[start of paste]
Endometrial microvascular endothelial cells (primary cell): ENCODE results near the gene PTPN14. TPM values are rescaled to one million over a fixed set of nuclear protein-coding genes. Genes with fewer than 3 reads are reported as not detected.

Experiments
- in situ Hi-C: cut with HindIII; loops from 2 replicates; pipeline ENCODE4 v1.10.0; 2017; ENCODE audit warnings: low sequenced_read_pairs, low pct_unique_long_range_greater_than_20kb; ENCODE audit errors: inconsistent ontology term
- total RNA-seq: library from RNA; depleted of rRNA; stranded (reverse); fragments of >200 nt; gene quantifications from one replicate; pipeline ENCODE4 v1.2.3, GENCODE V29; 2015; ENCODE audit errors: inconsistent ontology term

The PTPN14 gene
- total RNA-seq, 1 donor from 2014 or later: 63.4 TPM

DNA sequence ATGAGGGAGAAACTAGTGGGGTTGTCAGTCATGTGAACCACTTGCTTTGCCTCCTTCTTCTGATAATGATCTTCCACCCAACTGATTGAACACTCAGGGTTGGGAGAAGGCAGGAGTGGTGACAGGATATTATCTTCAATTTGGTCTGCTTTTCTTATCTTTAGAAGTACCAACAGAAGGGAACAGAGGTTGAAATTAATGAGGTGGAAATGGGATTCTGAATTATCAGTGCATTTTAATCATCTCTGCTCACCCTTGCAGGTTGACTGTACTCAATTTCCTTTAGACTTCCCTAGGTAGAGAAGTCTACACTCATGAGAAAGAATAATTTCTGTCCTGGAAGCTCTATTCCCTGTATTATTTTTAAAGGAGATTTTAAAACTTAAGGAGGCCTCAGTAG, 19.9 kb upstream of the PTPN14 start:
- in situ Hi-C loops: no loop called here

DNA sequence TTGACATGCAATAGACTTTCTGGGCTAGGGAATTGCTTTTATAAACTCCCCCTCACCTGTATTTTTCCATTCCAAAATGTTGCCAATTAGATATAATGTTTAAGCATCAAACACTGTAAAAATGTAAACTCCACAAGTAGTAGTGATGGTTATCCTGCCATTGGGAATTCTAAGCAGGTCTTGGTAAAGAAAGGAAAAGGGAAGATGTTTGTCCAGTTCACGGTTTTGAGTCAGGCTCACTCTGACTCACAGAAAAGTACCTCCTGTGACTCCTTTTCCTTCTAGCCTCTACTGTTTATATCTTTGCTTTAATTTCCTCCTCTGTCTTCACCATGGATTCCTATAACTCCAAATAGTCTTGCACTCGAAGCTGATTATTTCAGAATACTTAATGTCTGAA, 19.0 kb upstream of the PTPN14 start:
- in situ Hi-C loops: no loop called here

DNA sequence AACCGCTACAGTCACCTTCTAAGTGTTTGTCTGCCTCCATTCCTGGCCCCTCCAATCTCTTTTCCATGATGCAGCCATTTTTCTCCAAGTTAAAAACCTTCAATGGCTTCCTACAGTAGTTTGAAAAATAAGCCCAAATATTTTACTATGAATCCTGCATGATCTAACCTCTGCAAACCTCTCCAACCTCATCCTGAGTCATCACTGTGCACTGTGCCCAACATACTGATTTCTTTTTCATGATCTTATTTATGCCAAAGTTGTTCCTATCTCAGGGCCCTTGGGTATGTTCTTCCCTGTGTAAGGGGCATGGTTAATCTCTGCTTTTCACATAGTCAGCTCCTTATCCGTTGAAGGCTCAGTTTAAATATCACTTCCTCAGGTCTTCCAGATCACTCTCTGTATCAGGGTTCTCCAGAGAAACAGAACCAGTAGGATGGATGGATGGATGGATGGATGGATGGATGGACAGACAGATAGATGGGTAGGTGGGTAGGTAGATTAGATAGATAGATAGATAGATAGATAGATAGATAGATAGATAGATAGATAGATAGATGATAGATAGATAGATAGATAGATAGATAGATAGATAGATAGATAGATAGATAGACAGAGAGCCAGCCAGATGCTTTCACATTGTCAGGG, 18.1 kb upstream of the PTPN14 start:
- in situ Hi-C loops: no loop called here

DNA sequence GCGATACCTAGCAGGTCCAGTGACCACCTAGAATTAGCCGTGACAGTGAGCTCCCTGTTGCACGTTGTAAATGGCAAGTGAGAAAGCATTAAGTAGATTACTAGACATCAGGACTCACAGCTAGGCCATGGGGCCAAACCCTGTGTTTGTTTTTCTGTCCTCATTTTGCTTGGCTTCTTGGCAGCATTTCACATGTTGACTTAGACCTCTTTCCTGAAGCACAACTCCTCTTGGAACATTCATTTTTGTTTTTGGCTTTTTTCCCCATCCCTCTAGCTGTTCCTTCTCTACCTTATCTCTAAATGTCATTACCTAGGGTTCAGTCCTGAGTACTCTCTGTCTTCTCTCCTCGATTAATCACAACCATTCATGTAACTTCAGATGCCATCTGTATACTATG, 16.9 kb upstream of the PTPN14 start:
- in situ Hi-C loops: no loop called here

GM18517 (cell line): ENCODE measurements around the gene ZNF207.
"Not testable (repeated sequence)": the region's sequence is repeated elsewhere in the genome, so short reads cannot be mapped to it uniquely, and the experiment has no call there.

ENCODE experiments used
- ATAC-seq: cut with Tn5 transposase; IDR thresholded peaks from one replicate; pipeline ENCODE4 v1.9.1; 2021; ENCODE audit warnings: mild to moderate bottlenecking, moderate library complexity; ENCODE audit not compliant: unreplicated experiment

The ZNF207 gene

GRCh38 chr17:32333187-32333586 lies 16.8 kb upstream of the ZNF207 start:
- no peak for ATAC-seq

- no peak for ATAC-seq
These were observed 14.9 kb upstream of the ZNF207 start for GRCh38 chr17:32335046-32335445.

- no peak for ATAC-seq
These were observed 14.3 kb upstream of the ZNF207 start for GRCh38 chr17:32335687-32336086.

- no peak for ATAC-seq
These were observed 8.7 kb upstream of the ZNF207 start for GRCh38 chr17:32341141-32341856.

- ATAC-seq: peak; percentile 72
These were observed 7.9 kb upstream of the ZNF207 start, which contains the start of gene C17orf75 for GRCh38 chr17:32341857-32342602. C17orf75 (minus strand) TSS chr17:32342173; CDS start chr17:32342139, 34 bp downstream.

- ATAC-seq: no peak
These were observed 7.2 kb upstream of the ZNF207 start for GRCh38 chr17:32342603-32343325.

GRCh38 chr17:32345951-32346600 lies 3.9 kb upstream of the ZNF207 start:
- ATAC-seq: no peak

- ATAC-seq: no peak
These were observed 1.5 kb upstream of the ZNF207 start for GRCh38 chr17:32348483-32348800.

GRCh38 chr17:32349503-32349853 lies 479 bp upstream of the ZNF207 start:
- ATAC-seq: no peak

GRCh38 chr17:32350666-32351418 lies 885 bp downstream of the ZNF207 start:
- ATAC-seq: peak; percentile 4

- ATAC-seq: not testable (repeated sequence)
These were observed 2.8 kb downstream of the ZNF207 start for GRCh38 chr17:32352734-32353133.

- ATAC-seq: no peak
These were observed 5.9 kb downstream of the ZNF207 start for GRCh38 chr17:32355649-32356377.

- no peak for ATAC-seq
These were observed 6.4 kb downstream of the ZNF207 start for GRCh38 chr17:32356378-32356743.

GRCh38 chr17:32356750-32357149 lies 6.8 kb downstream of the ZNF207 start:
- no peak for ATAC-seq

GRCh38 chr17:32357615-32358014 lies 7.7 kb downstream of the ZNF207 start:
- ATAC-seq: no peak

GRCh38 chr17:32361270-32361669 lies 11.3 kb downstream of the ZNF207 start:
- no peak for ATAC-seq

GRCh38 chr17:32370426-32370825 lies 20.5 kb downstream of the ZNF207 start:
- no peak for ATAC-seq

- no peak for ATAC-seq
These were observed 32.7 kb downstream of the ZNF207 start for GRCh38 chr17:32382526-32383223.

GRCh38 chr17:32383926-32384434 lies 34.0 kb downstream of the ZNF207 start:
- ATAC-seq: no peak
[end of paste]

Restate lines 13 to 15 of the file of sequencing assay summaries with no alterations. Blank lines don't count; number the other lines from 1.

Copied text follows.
DNA sequence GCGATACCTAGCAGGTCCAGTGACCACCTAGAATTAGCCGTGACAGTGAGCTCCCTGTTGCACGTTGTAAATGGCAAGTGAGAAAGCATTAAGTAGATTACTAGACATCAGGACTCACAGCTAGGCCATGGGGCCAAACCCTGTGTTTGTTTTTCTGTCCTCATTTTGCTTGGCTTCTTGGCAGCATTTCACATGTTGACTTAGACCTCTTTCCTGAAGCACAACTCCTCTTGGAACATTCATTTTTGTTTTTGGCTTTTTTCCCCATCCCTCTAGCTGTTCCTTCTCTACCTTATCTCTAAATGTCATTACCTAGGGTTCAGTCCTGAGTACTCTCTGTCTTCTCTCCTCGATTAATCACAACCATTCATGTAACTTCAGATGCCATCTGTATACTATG, 16.9 kb upstream of the PTPN14 start:
- in situ Hi-C loops: no loop called here

GM18517 (cell line): ENCODE measurements around the gene ZNF207.